#3191f – 2000 33c Computer art and graphics

Condition
Price
Qty
- Mint Stamp(s)
Ships in 1 business day. i$1.50
$1.50
3 More - Click Here
U.S. #3191f
2000 33¢ Computer Art and Graphics
Celebrate the Century – 1990s

Issue Date: May 2, 2000
City: Monterey, CA
Quantity: 8,250,000
Printed By: Ashton-Potter (USA) Ltd
Printing Method:
Lithographed
Perforations:
11 ½
Color: Multicolored
 
Attention-grabbing computer graphics became a mainstay of American culture during the 1990s. With faster computers and complex software programs, many artists, graphic designers, and movie makers created elaborate illustrations and dramatic special effects.
 
Some of the most intricate computer graphics are three-dimensional images, used extensively in medicine. This technology allowed physicians to create detailed images and “see” inside a patient’s body in an effort to make a more accurate diagnosis.
 
In science, computer graphics were used to conduct research and produce images of items too small to examine without a microscope. For example, computer-generated images of the DNA molecule helped scientists learn more about hereditary disorders.
 
This technology became a powerful tool for engineers and architects, enabling them to see how components will fit together without having to build models.
 
Possibly the most visible area where computer graphics were used was in film. Hits like “Toy Story” and “Stars Wars: The Phantom Menace” likely could not have been made without computers. Advertisers also relied on this technology to create eye-catching promotions that appealed to a diverse audience.
Read More - Click Here

  • 450 Black Mounts, Split-back, containing one pack each of MM501 through MM509 450 Archival-Quality Mystic Mounts

    Mystic mounts are the best way to keep your stamps safe and looking great for years to come.  Stamps are held securely in place against a black background – making the colors "pop" and adding definition to perforations.  With this mount package you'll get 50 split-back mounts of each size collectors most commonly use.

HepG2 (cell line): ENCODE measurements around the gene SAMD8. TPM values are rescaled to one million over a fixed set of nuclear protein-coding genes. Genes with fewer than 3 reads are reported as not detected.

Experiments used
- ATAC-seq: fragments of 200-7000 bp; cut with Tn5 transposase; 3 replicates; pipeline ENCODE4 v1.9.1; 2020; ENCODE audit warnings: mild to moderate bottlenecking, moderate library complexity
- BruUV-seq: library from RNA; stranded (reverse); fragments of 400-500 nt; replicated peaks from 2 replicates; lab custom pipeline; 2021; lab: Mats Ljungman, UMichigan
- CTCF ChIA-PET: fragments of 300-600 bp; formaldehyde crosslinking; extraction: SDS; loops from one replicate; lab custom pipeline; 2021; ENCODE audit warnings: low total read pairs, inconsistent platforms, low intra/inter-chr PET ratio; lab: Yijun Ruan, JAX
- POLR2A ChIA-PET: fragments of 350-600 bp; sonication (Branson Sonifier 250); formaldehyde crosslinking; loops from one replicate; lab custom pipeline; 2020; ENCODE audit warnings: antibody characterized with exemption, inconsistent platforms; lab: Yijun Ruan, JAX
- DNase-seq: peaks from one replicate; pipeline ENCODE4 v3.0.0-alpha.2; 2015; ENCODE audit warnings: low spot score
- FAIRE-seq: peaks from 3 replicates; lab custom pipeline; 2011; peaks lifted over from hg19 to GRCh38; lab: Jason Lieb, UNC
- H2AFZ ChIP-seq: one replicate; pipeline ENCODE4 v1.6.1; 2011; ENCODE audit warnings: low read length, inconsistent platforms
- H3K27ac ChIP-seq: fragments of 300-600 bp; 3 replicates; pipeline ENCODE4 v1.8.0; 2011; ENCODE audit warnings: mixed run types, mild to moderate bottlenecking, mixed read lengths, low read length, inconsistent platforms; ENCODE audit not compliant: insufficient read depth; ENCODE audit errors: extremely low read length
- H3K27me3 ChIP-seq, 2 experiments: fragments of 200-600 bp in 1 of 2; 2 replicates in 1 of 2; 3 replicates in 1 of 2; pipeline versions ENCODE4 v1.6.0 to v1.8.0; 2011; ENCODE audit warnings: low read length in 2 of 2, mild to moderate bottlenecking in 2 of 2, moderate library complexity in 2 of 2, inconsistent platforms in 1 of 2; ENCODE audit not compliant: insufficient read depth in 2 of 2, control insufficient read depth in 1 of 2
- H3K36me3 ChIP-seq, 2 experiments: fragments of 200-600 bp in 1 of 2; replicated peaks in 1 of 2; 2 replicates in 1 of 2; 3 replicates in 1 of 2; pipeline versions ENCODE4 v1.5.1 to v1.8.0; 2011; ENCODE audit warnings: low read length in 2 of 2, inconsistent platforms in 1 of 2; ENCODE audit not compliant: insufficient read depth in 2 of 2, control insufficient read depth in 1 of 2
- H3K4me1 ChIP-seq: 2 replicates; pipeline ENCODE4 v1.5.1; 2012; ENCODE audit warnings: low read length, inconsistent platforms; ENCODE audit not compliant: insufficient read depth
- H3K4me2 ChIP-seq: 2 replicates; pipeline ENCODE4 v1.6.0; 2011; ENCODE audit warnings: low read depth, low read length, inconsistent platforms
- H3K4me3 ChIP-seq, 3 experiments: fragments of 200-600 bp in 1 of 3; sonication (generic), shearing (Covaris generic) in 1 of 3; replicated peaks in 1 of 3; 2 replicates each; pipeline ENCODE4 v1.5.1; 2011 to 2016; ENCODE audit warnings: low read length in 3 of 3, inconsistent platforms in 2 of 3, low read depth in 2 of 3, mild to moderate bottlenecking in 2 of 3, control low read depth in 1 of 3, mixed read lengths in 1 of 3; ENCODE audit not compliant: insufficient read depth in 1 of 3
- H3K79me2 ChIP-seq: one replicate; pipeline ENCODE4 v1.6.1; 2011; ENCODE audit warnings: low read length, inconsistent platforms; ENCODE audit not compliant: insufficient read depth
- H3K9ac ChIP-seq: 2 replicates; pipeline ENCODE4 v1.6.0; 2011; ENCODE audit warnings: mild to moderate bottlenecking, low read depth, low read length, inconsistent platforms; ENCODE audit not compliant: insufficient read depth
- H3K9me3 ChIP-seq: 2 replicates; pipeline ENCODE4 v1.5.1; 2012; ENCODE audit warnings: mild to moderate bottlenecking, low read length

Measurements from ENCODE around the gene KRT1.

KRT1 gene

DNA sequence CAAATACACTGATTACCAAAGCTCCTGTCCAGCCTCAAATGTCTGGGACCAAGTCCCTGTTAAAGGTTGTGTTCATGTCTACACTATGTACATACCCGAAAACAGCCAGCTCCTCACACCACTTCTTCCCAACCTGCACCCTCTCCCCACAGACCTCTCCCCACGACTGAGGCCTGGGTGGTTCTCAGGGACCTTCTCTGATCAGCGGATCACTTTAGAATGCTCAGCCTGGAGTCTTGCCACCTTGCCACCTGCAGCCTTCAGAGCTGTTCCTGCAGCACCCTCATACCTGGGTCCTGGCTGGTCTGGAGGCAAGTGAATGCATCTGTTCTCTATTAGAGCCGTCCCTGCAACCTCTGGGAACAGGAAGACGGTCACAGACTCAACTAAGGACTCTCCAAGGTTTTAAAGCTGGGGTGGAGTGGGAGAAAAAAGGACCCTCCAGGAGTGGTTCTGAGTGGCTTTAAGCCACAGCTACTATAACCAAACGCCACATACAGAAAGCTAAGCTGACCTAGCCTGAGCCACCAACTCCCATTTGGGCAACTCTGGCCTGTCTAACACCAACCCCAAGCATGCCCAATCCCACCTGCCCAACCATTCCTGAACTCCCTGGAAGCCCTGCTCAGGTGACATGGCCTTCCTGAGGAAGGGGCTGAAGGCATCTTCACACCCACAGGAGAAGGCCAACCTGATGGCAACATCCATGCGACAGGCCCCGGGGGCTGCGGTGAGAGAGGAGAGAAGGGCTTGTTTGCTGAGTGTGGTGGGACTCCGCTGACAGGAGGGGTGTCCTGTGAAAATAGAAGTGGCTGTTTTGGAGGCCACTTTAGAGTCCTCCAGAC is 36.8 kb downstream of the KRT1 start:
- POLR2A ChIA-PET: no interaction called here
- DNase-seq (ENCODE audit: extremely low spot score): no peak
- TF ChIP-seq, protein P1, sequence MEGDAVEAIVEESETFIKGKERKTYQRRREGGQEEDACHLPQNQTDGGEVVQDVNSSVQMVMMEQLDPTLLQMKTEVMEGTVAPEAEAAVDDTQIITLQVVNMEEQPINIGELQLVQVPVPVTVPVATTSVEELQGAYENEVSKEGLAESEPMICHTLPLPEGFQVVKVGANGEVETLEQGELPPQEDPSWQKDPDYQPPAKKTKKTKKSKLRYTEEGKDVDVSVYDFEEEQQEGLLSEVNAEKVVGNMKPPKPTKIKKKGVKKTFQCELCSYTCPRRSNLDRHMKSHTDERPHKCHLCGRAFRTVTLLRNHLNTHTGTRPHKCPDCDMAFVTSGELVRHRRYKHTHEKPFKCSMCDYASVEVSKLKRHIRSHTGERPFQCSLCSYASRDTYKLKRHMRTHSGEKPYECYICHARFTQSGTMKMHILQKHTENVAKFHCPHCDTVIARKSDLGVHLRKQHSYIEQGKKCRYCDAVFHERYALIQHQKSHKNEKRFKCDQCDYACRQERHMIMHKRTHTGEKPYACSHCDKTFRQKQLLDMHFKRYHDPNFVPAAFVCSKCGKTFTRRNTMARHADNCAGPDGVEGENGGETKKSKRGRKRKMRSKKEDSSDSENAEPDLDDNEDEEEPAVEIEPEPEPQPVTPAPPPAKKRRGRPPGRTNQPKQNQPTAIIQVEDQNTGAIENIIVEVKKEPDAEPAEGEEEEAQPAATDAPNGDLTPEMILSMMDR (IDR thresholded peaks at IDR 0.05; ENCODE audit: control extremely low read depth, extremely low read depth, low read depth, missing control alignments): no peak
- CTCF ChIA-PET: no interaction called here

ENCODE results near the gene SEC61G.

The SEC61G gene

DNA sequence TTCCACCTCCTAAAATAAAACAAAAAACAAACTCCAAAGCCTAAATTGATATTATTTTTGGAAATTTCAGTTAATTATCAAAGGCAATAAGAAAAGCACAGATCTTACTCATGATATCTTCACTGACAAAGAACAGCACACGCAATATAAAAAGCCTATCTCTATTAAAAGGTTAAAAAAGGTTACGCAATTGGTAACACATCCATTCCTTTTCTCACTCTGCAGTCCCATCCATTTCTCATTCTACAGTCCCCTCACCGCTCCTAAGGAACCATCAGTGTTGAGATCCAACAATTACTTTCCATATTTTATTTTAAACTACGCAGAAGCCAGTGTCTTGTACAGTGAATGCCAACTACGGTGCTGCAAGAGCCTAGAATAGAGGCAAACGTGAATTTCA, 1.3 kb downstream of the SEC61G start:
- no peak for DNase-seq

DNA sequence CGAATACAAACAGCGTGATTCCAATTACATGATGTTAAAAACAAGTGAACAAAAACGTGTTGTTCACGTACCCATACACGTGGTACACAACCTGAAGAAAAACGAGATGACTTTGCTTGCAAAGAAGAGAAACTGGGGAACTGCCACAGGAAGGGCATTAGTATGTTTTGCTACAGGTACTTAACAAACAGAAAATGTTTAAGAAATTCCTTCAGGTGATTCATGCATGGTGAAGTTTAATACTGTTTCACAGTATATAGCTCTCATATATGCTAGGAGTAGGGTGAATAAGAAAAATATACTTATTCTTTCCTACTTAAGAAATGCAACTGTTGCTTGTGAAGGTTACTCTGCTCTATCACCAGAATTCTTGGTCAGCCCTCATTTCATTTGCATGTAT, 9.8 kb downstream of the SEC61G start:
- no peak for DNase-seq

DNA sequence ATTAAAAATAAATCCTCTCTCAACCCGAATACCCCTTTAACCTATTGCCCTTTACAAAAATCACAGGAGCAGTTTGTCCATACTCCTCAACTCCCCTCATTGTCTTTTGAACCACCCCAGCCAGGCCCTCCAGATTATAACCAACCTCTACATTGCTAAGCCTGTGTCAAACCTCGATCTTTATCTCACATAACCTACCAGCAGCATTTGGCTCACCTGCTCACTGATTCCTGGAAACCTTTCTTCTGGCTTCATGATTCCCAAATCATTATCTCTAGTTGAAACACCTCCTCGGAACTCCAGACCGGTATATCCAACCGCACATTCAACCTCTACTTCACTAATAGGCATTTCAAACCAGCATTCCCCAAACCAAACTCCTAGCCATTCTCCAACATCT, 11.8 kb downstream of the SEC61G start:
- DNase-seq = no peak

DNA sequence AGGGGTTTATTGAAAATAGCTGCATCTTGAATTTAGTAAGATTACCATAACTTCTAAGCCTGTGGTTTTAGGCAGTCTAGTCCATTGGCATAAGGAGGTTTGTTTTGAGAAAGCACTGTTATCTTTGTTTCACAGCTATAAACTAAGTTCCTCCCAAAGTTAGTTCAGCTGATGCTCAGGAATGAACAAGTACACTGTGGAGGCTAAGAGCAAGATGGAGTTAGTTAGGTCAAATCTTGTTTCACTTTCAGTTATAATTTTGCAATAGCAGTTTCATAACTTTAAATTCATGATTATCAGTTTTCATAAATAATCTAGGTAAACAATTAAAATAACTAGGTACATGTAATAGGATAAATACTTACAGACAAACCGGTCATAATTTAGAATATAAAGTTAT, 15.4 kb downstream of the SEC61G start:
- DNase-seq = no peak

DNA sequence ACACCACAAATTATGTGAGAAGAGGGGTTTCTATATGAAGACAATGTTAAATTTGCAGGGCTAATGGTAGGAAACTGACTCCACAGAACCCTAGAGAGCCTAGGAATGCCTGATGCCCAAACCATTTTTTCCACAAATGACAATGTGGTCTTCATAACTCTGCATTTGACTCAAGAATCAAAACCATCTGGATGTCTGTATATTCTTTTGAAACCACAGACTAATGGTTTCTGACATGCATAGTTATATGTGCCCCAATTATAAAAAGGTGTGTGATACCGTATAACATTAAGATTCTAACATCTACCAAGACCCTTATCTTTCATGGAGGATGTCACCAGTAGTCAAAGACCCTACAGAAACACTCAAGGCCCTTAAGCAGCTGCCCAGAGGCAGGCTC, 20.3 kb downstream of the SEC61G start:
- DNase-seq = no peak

$29.50
    BUY NOW
  • 2017 Commemorative Year Set 2017 U.S. Commemorative Year Set

    Get every US commemorative stamp issued in 2017.  Each stamp showcases important history, people, and events from American culture.  With this set you'll receive stamps from popular series like Lunar New Year and Love.  Plus you'll receive the Nebraska and Mississippi Statehood stamps, Dorothy Height, John F. Kennedy, and more.  It's the convenient and affordable way to keep your collection up to date.

    $31.95- $55.95
    BUY NOW
  • 1847 5¢ Benjamin Franklin, red-brown, thin bluish wove paper, imperforate U.S. #1 - First U.S. Postage Stamp

    On July 1, 1847, the first US postage stamps went on sale.  The 5¢ issue of 1847 (US #1) features a portrait of Benjamin Franklin, the man responsible for organizing America's postal service back in the 1700s.  Postal clerks used scissors to cut the stamps from sheets, as perforations weren't in use yet.  Today, US #1 is a valued piece of American postal history and a lucky find in any condition.

    $450.00- $7,395.00
    BUY NOW

U.S. #3191f
2000 33¢ Computer Art and Graphics
Celebrate the Century – 1990s

Issue Date: May 2, 2000
City: Monterey, CA
Quantity: 8,250,000
Printed By: Ashton-Potter (USA) Ltd
Printing Method:
Lithographed
Perforations:
11 ½
Color: Multicolored
 
Attention-grabbing computer graphics became a mainstay of American culture during the 1990s. With faster computers and complex software programs, many artists, graphic designers, and movie makers created elaborate illustrations and dramatic special effects.
 
Some of the most intricate computer graphics are three-dimensional images, used extensively in medicine. This technology allowed physicians to create detailed images and “see” inside a patient’s body in an effort to make a more accurate diagnosis.
 
In science, computer graphics were used to conduct research and produce images of items too small to examine without a microscope. For example, computer-generated images of the DNA molecule helped scientists learn more about hereditary disorders.
 
This technology became a powerful tool for engineers and architects, enabling them to see how components will fit together without having to build models.
 
Possibly the most visible area where computer graphics were used was in film. Hits like “Toy Story” and “Stars Wars: The Phantom Menace” likely could not have been made without computers. Advertisers also relied on this technology to create eye-catching promotions that appealed to a diverse audience.